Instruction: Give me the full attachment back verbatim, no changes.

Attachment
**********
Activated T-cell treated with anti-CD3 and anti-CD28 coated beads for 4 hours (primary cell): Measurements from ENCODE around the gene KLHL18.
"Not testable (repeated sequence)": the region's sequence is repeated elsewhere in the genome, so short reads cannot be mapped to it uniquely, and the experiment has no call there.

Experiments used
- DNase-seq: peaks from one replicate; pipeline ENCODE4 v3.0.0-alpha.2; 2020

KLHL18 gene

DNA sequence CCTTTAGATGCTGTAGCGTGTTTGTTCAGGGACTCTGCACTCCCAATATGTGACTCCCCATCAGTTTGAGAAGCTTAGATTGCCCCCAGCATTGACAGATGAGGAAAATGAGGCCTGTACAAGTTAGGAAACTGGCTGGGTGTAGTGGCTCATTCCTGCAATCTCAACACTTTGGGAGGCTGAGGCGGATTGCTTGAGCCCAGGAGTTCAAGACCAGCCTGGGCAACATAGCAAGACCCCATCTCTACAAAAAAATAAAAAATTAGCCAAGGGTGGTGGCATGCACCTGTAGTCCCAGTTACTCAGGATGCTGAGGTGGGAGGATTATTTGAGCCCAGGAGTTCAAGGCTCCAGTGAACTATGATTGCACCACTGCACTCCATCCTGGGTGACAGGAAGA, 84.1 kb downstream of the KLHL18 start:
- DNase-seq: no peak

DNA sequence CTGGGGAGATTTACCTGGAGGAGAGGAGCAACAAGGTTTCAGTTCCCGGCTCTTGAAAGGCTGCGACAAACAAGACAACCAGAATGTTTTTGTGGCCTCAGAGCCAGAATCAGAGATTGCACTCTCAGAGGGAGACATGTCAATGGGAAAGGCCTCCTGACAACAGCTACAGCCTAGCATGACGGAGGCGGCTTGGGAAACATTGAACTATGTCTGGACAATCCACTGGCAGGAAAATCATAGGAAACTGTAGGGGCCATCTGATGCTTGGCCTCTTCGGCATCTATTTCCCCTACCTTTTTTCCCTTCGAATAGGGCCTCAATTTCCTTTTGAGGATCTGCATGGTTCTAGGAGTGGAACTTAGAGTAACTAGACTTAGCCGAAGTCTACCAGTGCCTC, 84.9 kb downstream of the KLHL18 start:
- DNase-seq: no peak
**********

Activated T-cell treated with anti-CD3 and anti-CD28 coated beads for 4 hours (primary cell): Measurements from ENCODE around the gene KLHL18.
"Not testable (repeated sequence)": the region's sequence is repeated elsewhere in the genome, so short reads cannot be mapped to it uniquely, and the experiment has no call there.

Experiments used
- DNase-seq: peaks from one replicate; pipeline ENCODE4 v3.0.0-alpha.2; 2020

KLHL18 gene

DNA sequence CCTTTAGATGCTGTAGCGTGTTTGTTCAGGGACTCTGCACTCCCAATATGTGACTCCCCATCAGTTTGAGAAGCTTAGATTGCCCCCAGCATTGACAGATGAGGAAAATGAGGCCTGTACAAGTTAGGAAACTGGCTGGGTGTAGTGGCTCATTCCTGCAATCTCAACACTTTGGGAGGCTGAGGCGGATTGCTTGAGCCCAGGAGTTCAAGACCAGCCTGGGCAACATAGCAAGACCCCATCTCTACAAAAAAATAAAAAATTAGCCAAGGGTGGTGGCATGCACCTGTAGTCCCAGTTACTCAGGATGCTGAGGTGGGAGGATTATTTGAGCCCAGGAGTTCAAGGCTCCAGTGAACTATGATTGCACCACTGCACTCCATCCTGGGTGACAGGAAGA, 84.1 kb downstream of the KLHL18 start:
- DNase-seq: no peak

DNA sequence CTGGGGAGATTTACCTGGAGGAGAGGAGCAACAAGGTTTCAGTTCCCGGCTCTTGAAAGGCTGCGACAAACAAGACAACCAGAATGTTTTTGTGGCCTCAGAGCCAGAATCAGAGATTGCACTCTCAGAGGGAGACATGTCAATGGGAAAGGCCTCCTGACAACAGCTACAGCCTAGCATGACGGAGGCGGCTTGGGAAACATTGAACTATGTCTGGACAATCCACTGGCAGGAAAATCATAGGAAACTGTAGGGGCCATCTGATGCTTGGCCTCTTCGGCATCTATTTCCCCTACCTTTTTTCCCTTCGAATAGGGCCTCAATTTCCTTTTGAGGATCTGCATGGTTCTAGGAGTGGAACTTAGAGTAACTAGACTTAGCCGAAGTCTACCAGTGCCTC, 84.9 kb downstream of the KLHL18 start:
- DNase-seq: no peak